Wanted: International Menopause Awareness Month
Now that October is behind us, I’ve often wondered how it became the month chosen for National Breast Cancer Awareness Month (NBCAM) and by whom? If you go to the official NBCAM website it says that they celebrated their 25th anniversary in 2009 and are a “…partnership of national public service organizations, professional medical associations, and government agencies working together to promote breast cancer awareness, share information on the disease, and provide greater access to screening services.”
According to Wikipedia: “…a major pharmaceutical company which manufactures breast cancer drugs founded National Breast Cancer Awareness Month in 1985. The aim of NBCAM from the start has been to promote mammography as the most effective weapon in the fight against breast cancer.” The web encyclopedia then goes on to credit Evelyn Lauder with establishing the pink ribbon as the symbol for breast cancer in 1993, and adds that the Susan G. Komen Foundation held its first Race for the Cure in October 1983 and was the first to hand out pink ribbons in 1991 at its New York City race for breast cancer survivors.
Whatever the case may be, the pink ribbons and the month of October have brought attention to what many of us are aware of all year long. As a breast cancer patient, survivor and someone who has lost loved ones to the disease, these are all positive strides in getting everyone to work together to find a cure, and that is a wonderful thing. But now, as the most recent part of my treatment, I’ve been dramatically thrown into chemically induced menopause, and I’ve realized that this too needs a voice.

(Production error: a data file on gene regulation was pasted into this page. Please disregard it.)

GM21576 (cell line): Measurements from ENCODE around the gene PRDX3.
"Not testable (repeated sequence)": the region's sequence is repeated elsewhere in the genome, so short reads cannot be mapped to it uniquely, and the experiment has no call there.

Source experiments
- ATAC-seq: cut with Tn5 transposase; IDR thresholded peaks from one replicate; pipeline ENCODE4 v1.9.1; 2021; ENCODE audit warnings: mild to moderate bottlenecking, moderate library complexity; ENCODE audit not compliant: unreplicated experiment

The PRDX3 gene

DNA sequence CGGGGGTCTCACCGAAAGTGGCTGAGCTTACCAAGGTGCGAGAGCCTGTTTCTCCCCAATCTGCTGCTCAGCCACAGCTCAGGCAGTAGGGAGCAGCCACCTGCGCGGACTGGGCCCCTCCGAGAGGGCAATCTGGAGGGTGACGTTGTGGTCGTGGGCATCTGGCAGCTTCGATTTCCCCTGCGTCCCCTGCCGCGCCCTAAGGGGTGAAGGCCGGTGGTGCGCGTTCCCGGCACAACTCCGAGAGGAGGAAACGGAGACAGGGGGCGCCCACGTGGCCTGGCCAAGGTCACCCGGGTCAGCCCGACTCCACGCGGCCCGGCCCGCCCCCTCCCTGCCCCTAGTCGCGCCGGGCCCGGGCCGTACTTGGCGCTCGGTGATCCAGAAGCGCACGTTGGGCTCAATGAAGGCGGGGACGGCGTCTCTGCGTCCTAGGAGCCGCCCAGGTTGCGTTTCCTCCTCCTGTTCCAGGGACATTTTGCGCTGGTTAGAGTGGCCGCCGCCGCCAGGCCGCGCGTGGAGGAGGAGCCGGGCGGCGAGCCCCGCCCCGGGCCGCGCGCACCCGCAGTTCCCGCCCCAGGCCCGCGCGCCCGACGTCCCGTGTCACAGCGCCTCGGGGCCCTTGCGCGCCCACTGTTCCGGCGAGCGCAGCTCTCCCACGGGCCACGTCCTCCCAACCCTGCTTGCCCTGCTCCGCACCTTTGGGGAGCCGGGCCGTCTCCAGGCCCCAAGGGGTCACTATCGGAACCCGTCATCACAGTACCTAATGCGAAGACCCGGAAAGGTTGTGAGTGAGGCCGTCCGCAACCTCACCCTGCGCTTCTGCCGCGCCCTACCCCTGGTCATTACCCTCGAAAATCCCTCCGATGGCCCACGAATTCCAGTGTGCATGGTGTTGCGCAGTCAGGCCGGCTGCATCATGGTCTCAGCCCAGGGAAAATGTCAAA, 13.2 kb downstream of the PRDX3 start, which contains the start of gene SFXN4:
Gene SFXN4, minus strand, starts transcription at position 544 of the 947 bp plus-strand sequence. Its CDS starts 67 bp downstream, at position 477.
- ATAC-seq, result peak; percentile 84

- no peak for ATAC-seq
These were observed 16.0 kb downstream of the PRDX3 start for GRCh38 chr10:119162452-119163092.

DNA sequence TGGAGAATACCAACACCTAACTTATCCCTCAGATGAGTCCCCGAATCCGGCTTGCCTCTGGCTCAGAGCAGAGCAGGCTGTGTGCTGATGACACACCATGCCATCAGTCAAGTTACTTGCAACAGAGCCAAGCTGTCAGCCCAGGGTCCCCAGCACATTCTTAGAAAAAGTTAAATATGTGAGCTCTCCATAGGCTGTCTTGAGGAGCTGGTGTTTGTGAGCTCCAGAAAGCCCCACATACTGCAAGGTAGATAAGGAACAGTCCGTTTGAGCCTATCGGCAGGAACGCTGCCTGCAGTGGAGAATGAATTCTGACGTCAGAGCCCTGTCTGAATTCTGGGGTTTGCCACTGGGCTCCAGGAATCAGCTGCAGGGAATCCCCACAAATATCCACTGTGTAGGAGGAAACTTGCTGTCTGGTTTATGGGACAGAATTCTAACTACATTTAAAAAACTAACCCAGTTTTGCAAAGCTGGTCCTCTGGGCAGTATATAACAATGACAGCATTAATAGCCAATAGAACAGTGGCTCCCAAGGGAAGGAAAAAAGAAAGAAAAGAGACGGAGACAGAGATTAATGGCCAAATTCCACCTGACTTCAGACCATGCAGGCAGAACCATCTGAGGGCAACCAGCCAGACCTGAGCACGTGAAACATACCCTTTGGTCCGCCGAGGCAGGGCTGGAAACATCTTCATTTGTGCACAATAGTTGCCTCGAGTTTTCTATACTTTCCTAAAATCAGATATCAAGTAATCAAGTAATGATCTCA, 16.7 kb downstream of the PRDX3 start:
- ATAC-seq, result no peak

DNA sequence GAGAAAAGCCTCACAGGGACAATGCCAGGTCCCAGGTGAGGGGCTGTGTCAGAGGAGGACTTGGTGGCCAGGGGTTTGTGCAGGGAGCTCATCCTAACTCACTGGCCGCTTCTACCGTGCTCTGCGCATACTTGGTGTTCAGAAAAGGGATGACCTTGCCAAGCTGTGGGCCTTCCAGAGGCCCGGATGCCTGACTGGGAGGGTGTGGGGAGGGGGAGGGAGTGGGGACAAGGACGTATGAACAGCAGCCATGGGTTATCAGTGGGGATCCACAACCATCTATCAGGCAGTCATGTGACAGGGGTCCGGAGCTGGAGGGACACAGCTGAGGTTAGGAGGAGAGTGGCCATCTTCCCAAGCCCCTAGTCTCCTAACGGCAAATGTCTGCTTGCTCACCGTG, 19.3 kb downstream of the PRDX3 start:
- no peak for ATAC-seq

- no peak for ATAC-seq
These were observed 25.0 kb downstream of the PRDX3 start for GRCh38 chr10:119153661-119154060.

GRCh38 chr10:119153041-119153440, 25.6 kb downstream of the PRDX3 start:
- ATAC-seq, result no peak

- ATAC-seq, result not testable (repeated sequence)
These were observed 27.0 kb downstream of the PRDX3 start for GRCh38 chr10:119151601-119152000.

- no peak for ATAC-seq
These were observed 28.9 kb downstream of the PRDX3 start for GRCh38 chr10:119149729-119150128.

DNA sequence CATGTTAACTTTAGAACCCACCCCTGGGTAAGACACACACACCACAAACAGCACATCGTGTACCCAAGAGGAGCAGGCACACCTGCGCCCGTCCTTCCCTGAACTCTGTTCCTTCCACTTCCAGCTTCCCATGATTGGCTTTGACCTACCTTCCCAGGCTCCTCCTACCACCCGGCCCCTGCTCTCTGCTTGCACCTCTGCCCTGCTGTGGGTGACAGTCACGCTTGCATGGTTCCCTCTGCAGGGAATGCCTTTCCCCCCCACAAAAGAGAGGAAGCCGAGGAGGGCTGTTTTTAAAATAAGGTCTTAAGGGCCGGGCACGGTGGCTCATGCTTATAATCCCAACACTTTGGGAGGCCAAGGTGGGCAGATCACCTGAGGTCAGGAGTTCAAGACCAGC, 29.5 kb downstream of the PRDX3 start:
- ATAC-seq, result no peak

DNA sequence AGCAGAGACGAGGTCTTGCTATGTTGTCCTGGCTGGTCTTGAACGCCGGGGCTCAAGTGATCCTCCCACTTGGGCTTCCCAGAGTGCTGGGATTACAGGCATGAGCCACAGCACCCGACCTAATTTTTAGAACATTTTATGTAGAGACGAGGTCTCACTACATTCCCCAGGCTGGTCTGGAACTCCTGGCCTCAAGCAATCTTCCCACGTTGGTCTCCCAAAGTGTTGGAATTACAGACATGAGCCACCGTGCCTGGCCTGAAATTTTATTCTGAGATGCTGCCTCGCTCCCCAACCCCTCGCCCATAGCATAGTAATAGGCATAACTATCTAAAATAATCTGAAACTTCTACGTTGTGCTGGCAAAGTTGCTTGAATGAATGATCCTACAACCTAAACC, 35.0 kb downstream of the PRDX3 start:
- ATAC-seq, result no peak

As I’ve begun connecting with other women in the same situation and, like me, who are unable to take hormone replacement therapy, the discussion focuses on how we are suffering from the same harsh, sometimes debilitating, side effects of menopause. I’ve come to realize that it’s time to bring awareness to something that will never have a cure and affects 100 percent of women around the globe. Although it may seem like a formidable task, it’s time to declare a new month, International Menopause Awareness Month.
I wonder how women would feel about March?
But in all seriousness, at the age of 44, with the estrogen completely depleted from my body and the chemicals in my brain being thrown off balance, I’ve grappled with the agony of not being able to see the light at the end of the tunnel. The struggles of menopause need a voice and for the next few months, working towards designating the month of March as International Menopause Awareness Month, that one will be mine.